Five steps to transform service at your agency

Social media has quickened the speed of communication to a breakneck pace, and altered citizens’ expectations in terms of speed of response. For example, if I wrote an organization a letter, I would factor in a few days for it to get there, and several more days to be answered. However, if I posted a comment on Facebook, I would expect to receive feedback in a few hours, given how quickly everything moves. For this reason, many people are bypassing the telephone or fax machine in favor of Twitter and Facebook because they are already on those sites.

Social media presents challenges for government agencies’ customer service strategies, namely the volume of inquiries, necessity for timeliness, and strict policies. However, social media also allows government agencies and the public to have an informal, two- way dialogue, an essential part of becoming more transparent and collaborative in the mobile era. So how do you deal with these changes to put your best foot forward and transform service? Salesforce has a great whitepaper, “Meet Customers Where They Are: Incorporating Social Media into Your Customer Service Strategy,” that gets at this very subject. I’ve listed below the top five steps to transform service at your agency:

  1. Define Goals and Align with Business Objectives- Tie your metrics to your mission, establish goals early and know what a “win” is before you launch into a new customer service strategy.
  2. Develop a Social Media Strategy- Outline how your organization will use social media channels like Facebook and LinkedIn to foster relationships, become more transparent, and collaborative.
  3. Start Listening Where Your Customers are Talking- Where are the mentions of your organization and what are the most common words associated with your agency? (Helpful? Terrible? Fail?)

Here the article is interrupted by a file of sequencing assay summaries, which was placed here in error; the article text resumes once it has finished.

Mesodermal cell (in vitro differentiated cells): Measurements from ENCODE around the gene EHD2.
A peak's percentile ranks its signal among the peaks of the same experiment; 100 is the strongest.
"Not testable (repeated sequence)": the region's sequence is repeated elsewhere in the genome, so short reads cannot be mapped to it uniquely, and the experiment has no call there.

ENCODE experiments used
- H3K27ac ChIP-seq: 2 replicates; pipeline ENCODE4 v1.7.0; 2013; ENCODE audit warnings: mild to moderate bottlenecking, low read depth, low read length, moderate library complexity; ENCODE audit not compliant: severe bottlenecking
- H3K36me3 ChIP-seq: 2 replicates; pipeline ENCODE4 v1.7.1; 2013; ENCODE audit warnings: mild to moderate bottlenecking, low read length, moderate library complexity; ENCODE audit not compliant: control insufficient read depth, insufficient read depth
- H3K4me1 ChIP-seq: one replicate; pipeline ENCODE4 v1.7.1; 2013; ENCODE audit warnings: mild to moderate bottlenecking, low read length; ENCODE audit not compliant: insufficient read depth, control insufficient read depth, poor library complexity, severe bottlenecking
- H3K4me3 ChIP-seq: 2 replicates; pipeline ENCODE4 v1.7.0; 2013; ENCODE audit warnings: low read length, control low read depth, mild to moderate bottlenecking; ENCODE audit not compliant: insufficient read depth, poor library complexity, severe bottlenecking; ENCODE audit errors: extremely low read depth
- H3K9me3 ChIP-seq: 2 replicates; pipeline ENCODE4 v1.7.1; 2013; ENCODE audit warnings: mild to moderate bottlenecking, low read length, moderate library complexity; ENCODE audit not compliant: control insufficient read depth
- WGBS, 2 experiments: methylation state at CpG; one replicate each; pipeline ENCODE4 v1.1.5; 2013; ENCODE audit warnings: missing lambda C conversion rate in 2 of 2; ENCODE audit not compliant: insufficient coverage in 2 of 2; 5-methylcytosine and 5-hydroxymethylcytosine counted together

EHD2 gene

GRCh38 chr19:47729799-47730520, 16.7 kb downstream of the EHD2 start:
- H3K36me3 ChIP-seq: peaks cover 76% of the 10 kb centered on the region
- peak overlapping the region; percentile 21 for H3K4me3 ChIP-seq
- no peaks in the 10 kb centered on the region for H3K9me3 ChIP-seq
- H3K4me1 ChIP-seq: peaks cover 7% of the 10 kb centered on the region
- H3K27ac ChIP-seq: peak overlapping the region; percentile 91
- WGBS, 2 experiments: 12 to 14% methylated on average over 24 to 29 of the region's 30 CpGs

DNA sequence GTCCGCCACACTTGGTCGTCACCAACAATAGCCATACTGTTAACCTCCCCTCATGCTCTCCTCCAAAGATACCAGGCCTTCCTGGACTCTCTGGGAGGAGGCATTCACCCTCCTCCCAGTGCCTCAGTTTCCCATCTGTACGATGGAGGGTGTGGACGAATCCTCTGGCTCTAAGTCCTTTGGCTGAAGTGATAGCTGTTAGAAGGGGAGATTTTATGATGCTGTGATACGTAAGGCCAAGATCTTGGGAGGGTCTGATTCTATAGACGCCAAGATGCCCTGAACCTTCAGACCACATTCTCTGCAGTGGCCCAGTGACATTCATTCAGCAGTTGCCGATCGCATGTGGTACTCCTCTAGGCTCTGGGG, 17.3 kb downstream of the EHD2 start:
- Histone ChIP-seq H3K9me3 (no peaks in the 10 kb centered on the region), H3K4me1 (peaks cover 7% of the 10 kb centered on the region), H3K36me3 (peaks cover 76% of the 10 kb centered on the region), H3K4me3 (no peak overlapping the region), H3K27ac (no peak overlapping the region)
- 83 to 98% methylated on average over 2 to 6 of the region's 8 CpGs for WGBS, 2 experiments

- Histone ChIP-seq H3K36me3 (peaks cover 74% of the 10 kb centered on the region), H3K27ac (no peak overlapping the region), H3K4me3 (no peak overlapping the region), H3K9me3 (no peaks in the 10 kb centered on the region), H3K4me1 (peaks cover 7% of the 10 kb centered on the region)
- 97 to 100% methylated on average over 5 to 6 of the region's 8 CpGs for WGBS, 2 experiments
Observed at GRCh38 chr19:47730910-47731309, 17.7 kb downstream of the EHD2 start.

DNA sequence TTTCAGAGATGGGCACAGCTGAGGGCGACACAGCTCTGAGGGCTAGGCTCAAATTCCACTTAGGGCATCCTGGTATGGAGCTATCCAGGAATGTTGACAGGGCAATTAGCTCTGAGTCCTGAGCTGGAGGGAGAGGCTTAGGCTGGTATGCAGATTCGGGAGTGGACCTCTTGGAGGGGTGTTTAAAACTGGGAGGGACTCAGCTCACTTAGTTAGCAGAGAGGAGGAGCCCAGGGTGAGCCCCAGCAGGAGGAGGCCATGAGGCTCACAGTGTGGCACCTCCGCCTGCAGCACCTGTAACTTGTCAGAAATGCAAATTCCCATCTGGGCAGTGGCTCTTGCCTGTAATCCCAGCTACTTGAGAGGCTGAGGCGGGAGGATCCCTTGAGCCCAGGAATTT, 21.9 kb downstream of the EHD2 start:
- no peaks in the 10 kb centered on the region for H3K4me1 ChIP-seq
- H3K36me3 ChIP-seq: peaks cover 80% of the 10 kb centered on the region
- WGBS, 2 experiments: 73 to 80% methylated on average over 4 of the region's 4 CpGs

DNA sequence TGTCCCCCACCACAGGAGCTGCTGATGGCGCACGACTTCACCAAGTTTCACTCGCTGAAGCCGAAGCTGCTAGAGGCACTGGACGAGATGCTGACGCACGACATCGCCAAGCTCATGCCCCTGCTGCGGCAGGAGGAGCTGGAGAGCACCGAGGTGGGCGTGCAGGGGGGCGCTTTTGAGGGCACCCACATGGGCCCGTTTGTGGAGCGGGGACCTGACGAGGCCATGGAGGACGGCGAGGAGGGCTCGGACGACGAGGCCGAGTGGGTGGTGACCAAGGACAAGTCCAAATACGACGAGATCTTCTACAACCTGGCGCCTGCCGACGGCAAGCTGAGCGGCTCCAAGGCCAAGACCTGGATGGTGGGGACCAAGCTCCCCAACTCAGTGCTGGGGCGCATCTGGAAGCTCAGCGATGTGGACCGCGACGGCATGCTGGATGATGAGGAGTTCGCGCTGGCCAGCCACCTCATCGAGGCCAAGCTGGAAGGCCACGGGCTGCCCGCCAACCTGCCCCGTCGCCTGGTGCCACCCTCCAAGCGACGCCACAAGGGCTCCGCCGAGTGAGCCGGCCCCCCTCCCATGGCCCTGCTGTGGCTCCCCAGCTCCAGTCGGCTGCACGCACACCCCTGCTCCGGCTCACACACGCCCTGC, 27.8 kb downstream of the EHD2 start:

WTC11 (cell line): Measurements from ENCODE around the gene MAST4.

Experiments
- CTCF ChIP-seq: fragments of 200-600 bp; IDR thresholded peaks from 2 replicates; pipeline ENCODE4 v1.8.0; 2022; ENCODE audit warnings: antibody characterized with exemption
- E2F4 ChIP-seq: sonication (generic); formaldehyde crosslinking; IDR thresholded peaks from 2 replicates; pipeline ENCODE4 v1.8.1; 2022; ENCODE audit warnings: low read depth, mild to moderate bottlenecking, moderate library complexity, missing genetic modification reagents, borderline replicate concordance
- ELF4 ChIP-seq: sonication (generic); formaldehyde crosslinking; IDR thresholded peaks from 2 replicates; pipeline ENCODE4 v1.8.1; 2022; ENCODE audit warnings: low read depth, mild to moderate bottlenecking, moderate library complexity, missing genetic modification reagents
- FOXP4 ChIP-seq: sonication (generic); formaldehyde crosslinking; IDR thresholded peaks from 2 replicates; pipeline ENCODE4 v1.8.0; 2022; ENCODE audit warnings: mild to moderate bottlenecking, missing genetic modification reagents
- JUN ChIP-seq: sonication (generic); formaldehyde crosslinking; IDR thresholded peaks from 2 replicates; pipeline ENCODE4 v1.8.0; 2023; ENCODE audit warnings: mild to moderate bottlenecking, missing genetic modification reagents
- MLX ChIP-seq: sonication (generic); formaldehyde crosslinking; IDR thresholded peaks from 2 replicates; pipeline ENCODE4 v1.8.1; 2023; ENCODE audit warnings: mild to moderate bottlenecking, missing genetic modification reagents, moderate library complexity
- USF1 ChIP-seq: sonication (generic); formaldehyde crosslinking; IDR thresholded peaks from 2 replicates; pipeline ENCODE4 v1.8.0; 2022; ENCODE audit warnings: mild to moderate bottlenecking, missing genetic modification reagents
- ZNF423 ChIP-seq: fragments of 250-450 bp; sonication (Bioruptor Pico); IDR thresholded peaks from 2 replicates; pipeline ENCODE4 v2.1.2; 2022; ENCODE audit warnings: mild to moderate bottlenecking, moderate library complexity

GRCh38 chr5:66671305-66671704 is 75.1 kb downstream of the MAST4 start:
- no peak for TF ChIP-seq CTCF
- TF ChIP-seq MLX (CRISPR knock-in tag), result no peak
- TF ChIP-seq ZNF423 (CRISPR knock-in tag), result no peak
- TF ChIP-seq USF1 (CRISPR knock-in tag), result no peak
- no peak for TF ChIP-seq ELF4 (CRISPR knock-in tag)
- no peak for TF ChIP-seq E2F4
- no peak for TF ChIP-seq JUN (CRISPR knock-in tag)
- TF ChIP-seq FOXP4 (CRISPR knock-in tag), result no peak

4. Create an Engagement Playbook- For consistency purposes, it is best to have a playbook for agents so they know the proper way to respond to inquiries (language, timing, public vs. private). This will help you avoid more than one employee answering a customer or even worse, ignoring it.
  5. Measure What Matters- It’s important to measure what your agency truly cares about. Whether that be citizen engagement, timeliness to inquiries, or the number of people coming back to your website.

We know social media is changing organizations’ customer service strategies and we know important steps to take to improve your customer service. But perhaps the most important piece of the puzzle is the infrastructure you have in place to get it done without overhauling your entire organization. In a 2012 LinkedIn survey, in which nearly 900 customer service professionals participated, 33% of respondents said “outdated and clunky systems” were the biggest challenge facing their company’s customer service teams. Implementing the right technology can streamline your processes, enhance agent productivity, and deliver improved customer service. For this reason, many organizations are turning to CRM tools such as Salesforce’s Service Cloud for Government.

Service Cloud in many ways is a win-win for government: constituents are better informed and satisfied with their service, and customer service agents jobs are made easier. I encourage you to check out more information on Service Cloud for Government here. You can download case studies and watch a demo of other examples of government agencies using CRM to transform how they deliver service to citizens in the mobile world.

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Joshua Millsapps

Service cloud has a lot of things to recommend it. As do apps built on the force.com platform. They cut development time, reduce spend and are secure. What more do you want?

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Dave Hebert

A very nice list, Amy — and what if we turned this model inward to provide better customer service to our own employees? Social media, chat tools, centralized FAQ repositories and A-Z indexes, enabling HR, admin, and other gov’t pros to help their colleagues faster and more effectively. Just something I’ve been pondering …

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